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Trust on a global scale

Globalization and the transparency of the Internet may lead to trickery and mediocrity, argues project management expert Bas de Baar. If reputations are known worldwide, then many people will either lie or avoid risk altogether.

Bas de Baar
Bas de Baar

Did you see this video from Cisco? It makes your head spin and realize that the future is closer than you might think. This video contains a presentation from Cisco's CEO. He is on stage in Bangalore with two of his execs, who are physically present in San Jose. In the video you see them appear all on the same stage. Yes, that is Bangalore India and San Jose USA. And everyone all over the globe can watch the presentation through the Internet! WOW!

We already realized that we are working with people from all over the world. I already noted last month that globalization went together with an increase in transparency of reputations, "The Internet introduced deadly transparency. The flattened and connected world makes sure reputations spread faster than you can say 'Geronimo.'"

With an increase in geographical and cultural distance the aspect of "trust" becomes all important. And when people have never met, there are only two mechanism we can fall back on: 1) reputation -- what others are saying about the other person and 2) trying to read "telltale signs" -- looking for behavior or other marks that they identify with trustworthiness. This second mechanism might be as simple as being friendly and saying "hello" every time you see someone down the hall. People attempt to detect the telltale signs of trustworthiness not only based upon behavioral markers that society associates with it; it has also to do with the similarity of the other with you. Persons that are viewed more as being equal or "the same" are more likely to be considered honest and sincere towards you.

Back to "reputation." Technology has brought us the challenge of working with people we really, really, really don't know, but it has also provided us, luckily, with a reputation mechanism through transparency. The question we all ponder: Does this help? Are the transparency and the resulting reputation reliable? And does transparency lead to more ethical behavior?

As for the first part, that one is easy: every system can be manipulated. Especially on the Web. Entire PR companies are in existence simply to provide "a good vibe" about a person or company on the Web. All the "experts" are recommending each other. The eBay seller reputation system has been misled before by people selling stuff for a penny just to get the needed recommendations. The system is just as reliable as the people using it.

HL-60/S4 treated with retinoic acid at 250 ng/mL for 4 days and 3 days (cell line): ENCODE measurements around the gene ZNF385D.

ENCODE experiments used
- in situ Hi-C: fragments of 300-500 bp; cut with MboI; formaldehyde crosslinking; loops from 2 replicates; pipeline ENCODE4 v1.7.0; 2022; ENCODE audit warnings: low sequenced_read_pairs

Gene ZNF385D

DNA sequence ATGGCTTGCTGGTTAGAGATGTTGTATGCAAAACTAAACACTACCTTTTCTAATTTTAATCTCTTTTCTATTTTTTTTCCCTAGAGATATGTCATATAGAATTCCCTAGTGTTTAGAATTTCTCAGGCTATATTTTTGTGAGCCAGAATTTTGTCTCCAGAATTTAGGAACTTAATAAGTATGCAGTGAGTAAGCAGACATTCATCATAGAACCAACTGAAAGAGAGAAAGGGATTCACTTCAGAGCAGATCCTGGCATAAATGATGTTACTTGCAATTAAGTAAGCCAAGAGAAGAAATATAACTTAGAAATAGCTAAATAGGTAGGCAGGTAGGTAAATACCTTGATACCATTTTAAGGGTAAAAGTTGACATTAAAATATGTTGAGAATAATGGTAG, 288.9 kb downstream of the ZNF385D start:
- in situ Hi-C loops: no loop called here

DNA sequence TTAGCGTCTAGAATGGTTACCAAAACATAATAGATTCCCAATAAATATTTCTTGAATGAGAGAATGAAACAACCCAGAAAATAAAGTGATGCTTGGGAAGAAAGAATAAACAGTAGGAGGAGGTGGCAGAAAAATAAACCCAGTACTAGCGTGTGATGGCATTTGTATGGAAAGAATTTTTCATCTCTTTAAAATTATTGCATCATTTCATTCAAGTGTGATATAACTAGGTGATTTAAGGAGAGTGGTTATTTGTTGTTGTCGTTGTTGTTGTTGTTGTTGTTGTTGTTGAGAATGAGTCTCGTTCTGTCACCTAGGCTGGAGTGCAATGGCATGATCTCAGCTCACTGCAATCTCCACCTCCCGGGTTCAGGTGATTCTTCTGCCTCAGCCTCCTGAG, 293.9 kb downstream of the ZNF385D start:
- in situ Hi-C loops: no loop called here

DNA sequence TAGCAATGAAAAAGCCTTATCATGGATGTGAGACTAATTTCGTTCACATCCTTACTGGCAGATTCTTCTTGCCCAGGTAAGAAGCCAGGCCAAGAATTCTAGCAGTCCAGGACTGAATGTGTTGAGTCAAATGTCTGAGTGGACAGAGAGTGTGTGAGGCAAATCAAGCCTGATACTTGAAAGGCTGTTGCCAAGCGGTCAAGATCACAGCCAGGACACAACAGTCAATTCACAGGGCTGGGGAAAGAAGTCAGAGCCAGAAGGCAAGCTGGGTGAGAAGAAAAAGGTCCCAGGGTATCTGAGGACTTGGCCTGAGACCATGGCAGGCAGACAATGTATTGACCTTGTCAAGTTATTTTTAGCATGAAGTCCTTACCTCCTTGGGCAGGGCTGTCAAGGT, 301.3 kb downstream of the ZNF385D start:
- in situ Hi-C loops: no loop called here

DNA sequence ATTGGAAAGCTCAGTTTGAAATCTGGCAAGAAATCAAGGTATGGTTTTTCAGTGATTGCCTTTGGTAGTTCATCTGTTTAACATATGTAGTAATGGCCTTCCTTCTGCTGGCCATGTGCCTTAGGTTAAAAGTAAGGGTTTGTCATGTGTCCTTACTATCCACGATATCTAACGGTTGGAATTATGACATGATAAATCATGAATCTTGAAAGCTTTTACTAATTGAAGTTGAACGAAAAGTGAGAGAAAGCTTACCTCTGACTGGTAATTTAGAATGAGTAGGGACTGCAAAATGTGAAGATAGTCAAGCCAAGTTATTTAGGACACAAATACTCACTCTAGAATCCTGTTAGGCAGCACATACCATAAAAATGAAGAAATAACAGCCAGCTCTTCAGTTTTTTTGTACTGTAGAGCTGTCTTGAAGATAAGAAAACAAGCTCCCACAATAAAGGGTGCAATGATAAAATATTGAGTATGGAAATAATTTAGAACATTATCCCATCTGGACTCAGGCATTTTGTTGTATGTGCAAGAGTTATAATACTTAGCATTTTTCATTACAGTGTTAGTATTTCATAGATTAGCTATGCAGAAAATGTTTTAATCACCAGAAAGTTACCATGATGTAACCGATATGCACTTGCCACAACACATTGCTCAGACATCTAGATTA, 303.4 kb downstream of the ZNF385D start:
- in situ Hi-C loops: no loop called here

But even when the system is working properly, even when transparency makes sure people's behavior will be noted around the globe, this doesn't mean you can reap the benefits your project or business. With a good reputation there is a lot to gain, but having a bad rep puts a lot at stake. So people will play things safe. They will create low-risk behavior, ultimately resulting in mediocrity... A good example of this is illustrated in a quote from this article:

"While the typical CEO is only too happy to pocket the lucrative financial rewards that come with the mantle of leadership, some seem reluctant to accept this degree of accountability -- especially if it means personally taking the rap for non-compliance with the law. I guess not many corporate heads are convinced that a minimum-security sabbatical in an orange jumpsuit will be as good for their careers as it seems to have been for Martha Stewart's."

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Humans have a preference to fail conservatively. For me personally this is a surprising one. However, I do recognize it. The idea behind this is that people would rather choose an option that they know and that they have done in the past -- EVEN if the outcome is likely to be unsuccessful -- than try something new, where the outcome may be positive but unsure. If they fail, they can also hide behind the notion that they did everything everybody else is also doing.

Let's all hope that the future doesn't only contain of people conning the reputation systems by "influencing" information that tries to pose as "transparent" and people who fear the system and therefore stick to mediocre accomplishments. Otherwise, performing global projects will become a tough job.

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About the author: Bas de Baar knows all about the wacky world of project management. He is a project manager in the publishing industry and is editor of a popular Web site devoted to project management, www.SoftwareProjects.org. His venerated instructional book on sudden project management, Surprise! Now You're a Software Project Manager was published in September 2006 and is based on real-life experience.


This was last published in June 2008

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